yet is their strength labour and sorrow; they labour under great infirmities, feel much pain, and little pleasure, as Barzillai at this age intimates, 2 Samuel 19:35, these are the evil days (d), in which is no pleasure, Ecclesiastes 12:1, or "their largeness or breadth is labour and sin" (e); the whole extent of their days, from first to last, is spent in toil and labour to live in the world; and is attended with much sin, and so with much sorrow:

for it is soon cut off; either the strength of man, or his age, by one disease or incident or another, like grass that is cut down with the scythe, or a flower that is cropped by the hand; see Job 14:2,

and we fly away; as a shadow does, or as a bird with wings; out of time into eternity; from the place of our habitation to the grave; from a land of light to the regions of darkness: it is well if we fly away to heaven and happiness.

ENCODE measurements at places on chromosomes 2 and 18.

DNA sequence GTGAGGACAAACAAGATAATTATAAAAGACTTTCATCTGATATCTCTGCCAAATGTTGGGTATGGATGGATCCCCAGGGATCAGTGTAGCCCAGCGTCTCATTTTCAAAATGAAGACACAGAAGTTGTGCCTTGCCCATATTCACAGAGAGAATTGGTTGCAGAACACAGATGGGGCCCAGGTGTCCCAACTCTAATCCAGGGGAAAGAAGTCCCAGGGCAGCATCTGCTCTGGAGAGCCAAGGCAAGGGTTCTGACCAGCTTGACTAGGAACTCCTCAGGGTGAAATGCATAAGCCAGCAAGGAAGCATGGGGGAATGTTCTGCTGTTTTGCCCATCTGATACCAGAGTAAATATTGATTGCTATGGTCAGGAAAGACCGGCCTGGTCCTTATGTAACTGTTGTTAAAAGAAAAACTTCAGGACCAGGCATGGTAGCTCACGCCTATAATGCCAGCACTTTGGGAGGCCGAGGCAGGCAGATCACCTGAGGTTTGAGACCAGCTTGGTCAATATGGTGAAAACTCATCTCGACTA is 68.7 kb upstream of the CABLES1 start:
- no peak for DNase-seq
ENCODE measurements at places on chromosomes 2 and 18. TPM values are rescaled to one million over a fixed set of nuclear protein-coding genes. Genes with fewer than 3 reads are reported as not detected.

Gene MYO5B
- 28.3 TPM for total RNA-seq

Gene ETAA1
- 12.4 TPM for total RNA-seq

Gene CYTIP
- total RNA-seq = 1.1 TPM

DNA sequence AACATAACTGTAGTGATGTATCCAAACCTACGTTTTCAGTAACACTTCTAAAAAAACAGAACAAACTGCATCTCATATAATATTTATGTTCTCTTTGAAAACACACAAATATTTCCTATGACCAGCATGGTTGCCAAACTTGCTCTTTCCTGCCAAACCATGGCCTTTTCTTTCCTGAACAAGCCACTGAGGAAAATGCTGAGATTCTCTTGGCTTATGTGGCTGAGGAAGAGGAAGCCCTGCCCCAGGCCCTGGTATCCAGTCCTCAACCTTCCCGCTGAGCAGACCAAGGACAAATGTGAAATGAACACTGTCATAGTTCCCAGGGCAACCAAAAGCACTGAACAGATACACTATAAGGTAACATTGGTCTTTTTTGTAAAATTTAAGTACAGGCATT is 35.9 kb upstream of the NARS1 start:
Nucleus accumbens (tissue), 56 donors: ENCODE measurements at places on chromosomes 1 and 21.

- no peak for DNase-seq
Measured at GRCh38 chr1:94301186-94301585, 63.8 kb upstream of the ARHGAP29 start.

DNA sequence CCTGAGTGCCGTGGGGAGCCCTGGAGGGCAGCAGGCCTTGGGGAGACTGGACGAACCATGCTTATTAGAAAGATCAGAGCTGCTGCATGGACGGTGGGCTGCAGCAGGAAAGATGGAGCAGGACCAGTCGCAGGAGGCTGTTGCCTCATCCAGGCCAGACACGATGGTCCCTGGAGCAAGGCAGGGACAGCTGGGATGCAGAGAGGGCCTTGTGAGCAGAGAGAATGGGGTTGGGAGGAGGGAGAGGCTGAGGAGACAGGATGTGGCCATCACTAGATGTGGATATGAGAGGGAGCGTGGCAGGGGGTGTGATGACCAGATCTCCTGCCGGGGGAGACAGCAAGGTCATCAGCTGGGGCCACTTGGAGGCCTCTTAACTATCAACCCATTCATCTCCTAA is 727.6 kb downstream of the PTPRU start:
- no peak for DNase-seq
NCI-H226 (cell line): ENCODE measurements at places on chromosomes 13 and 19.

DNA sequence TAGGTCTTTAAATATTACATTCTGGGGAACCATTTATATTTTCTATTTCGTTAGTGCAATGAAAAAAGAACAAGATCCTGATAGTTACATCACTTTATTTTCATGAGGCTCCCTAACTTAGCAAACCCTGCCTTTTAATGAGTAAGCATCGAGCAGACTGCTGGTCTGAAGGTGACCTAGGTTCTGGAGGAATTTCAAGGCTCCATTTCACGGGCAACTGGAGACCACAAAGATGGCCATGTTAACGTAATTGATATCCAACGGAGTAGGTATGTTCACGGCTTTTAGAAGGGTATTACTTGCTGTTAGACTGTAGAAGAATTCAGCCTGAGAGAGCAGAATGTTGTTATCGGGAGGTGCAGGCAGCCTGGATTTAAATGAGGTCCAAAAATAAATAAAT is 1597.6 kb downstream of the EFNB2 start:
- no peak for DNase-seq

(a) "in ipsis", Pagninus, Montanus; "in quibus vivimus", Tigurine version, Vatablus. (b) Laertius in Vita Solon. p. 36. Herodotus, l. 1. sive Clio, c. 32. Macrob. in Somno Scipionis, l. 1. c. 6. p. 58. & Plin. Epist. l. 1. Ep. 12. & Solon. Eleg. apud Clement. Alex. Stromat. l. 6. p. 685, 686. (c) Vat. Hist. l. 4. c. 1.((d) "----tristisque senectus et labor----". Virgil. Georg. l. 3. v. 67. (e) "amplitudo eorum", Montanus.

The days of our years are threescore years and ten; and if by reason of strength they be {i} fourscore years, yet is their strength labour and sorrow; for it is soon cut off, and we fly away.

(i) Meaning according to the common state of life.

EXEGETICAL (ORIGINAL LANGUAGES)
10. The punctuation of A.V. is misleading. Render:

The days of our years—therein are threescore years and ten,

And if we be of much strength, fourscore years:

And their pride is but travail and misery,

For it is swiftly past, and we have taken flight.